Yes! I finally made it...to Dr. Mudd's house, a stop on the famed escape route that John Wilkes Booth made on the night he murdered President Lincoln. Dr Mudd served less than five years of a life sentence off the coast of Florida for aiding the assassin, who he claimed was too well disguised in a fake mustache to recognize the night he cut his boot off to set his broken leg at his house. (Oh, those wily confederate sympathizers! Always with the uber-convincing mustaches!)
Sarah Vowell's Assassination Vacation understated just how fascinating it is to visit a museum run entirely by various descendents of the subject, rummaging (at one point stumbling) through a century's worth of dusty, ill-preserved antiques (sad, really) and to constantly try to read a framed text only to be interrupted because the framer cut off the important part. What drives a family to do this? The evidence clearing Dr. Mudd's name is scant--it's generally confirmed he was a conspirator or a confederate sympathizer of conspiracy. So where is the motivation? If Dr. Mudd, confederate sympathizer, conspirator to aid Lincoln assassins, were your great great great grand-uncle, as he is to some docent(s), what would be your gain to display how much stuff your family had? Wouldn't you be tempted to chalk him up to a humiliating bad egg? To forget him? It gives a sense of identity, and a common struggle, I guess, to unite around a house full of stuff and photos that people pay $5 to see.
I want to make fun of old stuff, like the dusty couch Booth sat on that still sits up in the drawing room in the house, or the jewelry made out of braided hair that someone in the 19th century Mudd family tree made, but something is stopping me. Maybe it's that I'm realizing that in the whole county down there only one person voted for Lincoln, and only around 13 in the whole state--exactly what that means. That people in the state where I'm from tried four times to kidnap and/or assassinate him, and all to maintain a really f-ed up situation that made some of them rich and others of them just steeped in racial hatred and poverty. It stops being funny at weird moments, and then starts being funny when I think of the tiny wooden rocking chair that one of the conspirators whittled is in a glass case in the house. Not funny, just sad. Confusing. Funny. And so I return to wondering about the descendents and why they're doing this.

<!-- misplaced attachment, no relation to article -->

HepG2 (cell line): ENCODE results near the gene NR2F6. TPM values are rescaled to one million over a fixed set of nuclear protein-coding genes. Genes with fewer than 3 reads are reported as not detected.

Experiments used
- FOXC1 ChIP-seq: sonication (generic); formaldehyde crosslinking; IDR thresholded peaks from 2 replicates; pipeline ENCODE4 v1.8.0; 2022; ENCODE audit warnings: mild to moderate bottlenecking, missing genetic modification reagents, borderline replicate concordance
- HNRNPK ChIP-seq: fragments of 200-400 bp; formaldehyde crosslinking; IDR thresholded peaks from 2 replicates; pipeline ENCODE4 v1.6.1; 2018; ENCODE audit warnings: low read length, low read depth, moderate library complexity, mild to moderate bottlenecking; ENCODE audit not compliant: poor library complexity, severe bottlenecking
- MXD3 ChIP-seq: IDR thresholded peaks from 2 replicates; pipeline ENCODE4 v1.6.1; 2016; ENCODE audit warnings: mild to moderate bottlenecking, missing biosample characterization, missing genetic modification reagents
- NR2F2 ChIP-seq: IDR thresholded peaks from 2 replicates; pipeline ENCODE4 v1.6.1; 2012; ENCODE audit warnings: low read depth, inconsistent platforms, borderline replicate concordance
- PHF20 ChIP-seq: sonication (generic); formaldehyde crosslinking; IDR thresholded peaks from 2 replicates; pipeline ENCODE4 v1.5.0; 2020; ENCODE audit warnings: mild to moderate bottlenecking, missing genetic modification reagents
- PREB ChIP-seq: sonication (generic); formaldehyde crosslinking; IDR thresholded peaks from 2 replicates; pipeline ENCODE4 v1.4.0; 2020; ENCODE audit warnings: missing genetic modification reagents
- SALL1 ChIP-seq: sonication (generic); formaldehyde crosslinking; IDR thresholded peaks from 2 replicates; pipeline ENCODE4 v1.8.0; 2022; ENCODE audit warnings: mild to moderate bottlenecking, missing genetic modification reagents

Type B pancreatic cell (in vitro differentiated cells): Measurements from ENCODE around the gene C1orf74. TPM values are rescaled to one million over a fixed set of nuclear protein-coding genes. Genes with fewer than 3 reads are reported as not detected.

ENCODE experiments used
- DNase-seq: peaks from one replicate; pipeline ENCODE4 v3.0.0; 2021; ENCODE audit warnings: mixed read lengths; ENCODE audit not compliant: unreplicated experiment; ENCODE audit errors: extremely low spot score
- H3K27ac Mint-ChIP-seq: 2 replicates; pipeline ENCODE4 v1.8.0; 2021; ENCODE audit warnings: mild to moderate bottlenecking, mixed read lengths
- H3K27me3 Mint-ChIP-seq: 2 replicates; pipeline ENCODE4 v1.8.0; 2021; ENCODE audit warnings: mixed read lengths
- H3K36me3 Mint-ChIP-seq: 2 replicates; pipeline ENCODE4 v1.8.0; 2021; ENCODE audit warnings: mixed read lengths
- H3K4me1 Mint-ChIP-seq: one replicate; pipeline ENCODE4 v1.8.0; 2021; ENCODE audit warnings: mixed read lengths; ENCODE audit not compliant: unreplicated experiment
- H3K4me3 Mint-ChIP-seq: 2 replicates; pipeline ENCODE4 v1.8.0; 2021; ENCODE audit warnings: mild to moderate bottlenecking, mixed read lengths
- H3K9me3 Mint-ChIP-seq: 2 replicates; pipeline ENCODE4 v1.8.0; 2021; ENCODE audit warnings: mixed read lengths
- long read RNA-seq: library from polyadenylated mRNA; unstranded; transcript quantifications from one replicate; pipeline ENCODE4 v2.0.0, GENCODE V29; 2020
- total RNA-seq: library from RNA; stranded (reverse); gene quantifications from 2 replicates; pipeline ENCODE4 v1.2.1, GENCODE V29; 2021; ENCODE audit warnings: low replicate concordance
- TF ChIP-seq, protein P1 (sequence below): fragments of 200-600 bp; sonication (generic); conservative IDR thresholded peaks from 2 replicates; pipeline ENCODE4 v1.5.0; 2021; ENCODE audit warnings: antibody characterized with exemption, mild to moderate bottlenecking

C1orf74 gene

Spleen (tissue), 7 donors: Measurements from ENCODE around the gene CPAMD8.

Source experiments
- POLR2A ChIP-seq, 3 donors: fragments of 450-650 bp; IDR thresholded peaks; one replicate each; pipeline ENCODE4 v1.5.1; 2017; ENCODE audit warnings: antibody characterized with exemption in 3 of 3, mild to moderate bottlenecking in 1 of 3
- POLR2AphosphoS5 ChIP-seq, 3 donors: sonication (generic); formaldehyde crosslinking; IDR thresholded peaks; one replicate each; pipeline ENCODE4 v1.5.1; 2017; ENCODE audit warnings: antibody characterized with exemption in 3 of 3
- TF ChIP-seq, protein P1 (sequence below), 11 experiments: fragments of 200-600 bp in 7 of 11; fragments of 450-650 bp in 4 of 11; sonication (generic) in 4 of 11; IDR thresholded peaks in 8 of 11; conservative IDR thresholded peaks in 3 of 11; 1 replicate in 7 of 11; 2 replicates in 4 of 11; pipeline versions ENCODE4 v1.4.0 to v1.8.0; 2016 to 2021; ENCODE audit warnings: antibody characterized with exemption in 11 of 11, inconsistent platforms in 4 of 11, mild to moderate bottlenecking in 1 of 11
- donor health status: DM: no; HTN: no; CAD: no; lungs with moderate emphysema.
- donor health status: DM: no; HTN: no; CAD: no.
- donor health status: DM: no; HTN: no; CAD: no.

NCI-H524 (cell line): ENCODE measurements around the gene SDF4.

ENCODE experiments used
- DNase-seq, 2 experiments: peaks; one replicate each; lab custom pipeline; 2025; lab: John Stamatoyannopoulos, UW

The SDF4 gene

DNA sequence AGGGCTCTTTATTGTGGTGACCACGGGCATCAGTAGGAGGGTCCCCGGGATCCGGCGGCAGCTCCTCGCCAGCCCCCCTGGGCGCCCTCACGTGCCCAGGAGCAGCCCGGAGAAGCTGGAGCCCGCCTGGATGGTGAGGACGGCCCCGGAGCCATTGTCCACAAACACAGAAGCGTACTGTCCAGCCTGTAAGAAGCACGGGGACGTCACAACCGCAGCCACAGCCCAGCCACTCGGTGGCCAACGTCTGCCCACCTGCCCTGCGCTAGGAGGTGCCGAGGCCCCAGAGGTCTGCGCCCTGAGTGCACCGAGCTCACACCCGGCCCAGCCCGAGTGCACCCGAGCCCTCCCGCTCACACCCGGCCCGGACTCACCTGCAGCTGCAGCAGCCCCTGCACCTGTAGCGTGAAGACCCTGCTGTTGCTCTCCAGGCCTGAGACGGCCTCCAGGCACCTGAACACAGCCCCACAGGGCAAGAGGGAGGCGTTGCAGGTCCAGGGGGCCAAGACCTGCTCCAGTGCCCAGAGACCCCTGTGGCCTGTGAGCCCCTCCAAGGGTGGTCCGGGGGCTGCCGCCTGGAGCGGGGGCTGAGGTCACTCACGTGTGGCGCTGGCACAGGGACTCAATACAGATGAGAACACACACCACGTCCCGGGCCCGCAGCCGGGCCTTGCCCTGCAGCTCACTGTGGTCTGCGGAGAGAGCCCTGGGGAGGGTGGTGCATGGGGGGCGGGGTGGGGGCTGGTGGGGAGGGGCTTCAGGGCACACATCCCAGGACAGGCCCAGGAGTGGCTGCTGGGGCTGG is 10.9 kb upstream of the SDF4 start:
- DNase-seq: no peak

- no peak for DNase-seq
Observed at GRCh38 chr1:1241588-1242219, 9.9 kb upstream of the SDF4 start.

So conspirators like Ed Spangler are seen as people, too?
Whittlers of rocking chairs? I wonder.
Look at him, and then, next to assassination conspirator, think, whittler. of _tiny_ rocking chairs.
I'm glad that the Dr Mudd house is there. It's conflicted, disgusting at times, effusively materialistic, and definitely a place I wouldn't feel comfortable alone. They don't sell Sarah Vowell's book in their store, but the Surratt Tavern 30 minutes away stocks two copies, and I am glad for that.